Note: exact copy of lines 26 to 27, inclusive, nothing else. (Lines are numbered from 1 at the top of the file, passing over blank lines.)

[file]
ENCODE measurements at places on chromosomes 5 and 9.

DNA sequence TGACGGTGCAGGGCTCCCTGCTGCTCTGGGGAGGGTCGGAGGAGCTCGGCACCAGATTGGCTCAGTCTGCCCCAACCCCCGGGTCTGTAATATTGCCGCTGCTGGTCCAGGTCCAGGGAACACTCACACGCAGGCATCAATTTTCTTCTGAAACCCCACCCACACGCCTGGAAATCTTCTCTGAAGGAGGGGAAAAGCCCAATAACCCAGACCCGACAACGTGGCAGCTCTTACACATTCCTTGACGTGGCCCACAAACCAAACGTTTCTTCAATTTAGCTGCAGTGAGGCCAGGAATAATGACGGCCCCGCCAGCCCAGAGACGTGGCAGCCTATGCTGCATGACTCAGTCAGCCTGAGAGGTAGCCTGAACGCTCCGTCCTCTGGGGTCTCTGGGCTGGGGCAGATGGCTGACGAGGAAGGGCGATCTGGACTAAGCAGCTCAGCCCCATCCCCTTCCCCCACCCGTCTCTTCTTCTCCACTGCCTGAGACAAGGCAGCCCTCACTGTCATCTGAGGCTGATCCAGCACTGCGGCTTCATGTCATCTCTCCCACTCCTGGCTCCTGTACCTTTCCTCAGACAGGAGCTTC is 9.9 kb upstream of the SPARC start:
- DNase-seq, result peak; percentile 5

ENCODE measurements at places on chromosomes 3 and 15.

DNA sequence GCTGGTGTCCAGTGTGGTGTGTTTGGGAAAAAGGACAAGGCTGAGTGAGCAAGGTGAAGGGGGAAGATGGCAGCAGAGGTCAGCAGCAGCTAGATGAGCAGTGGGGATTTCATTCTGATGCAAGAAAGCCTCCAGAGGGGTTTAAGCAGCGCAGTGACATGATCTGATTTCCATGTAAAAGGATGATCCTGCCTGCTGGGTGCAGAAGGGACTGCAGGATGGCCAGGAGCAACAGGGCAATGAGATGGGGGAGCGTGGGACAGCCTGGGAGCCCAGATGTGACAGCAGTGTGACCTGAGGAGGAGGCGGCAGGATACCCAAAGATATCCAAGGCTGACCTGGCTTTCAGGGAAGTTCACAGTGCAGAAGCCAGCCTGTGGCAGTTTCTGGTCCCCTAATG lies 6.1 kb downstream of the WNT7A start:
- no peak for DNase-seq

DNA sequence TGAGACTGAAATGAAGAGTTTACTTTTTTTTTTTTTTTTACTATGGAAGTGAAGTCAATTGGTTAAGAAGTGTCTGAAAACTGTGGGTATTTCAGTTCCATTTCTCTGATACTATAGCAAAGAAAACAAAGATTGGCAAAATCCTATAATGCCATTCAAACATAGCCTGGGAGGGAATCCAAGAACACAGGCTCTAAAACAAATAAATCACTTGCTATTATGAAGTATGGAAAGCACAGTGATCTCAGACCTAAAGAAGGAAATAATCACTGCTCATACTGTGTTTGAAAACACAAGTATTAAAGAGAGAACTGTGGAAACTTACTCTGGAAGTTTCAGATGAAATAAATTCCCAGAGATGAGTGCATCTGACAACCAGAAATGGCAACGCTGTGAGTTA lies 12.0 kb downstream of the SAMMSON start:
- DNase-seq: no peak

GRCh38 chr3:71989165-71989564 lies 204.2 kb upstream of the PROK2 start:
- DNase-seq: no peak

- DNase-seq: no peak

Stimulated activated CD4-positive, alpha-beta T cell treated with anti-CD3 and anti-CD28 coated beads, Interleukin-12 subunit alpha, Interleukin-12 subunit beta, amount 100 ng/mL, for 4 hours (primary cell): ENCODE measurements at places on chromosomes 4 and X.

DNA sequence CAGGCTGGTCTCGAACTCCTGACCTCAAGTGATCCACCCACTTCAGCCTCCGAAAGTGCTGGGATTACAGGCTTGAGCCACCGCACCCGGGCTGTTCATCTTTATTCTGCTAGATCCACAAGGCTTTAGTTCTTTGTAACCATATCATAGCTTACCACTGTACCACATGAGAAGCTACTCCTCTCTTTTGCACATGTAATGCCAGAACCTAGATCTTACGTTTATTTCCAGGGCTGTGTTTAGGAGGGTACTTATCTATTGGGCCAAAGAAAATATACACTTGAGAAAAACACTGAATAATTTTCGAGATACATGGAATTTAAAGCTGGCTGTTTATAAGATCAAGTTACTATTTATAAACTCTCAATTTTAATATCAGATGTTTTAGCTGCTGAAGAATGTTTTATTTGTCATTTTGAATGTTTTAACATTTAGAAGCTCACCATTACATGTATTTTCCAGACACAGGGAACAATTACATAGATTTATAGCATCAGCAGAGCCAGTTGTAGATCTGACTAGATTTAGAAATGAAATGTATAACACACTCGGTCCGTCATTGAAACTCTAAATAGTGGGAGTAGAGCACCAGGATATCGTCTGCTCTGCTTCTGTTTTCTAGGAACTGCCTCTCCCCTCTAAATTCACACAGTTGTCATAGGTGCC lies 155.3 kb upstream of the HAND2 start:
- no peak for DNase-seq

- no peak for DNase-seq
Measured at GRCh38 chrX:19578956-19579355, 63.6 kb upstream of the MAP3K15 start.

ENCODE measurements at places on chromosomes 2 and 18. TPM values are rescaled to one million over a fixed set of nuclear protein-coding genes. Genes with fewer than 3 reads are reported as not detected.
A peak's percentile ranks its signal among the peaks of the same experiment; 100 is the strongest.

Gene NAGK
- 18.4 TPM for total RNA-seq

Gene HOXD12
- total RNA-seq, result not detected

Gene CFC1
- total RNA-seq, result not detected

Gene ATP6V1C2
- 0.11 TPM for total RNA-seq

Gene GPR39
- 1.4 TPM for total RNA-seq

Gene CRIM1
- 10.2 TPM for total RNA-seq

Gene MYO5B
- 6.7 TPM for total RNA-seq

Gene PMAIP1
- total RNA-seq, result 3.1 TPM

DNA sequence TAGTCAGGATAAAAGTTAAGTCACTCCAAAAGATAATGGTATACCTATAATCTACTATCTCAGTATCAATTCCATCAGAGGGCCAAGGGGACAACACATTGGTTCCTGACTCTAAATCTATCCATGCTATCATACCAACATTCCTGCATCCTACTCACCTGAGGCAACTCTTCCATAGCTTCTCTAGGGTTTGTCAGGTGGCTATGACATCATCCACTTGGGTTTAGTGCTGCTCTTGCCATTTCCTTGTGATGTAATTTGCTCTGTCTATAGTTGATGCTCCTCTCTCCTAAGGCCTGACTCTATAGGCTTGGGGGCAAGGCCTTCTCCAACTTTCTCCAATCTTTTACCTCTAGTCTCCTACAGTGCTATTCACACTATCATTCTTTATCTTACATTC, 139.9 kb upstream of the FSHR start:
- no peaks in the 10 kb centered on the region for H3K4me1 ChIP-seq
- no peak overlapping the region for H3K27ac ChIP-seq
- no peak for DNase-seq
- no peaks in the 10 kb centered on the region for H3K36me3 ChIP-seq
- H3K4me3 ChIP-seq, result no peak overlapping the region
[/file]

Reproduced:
- 0.11 TPM for total RNA-seq

Gene GPR39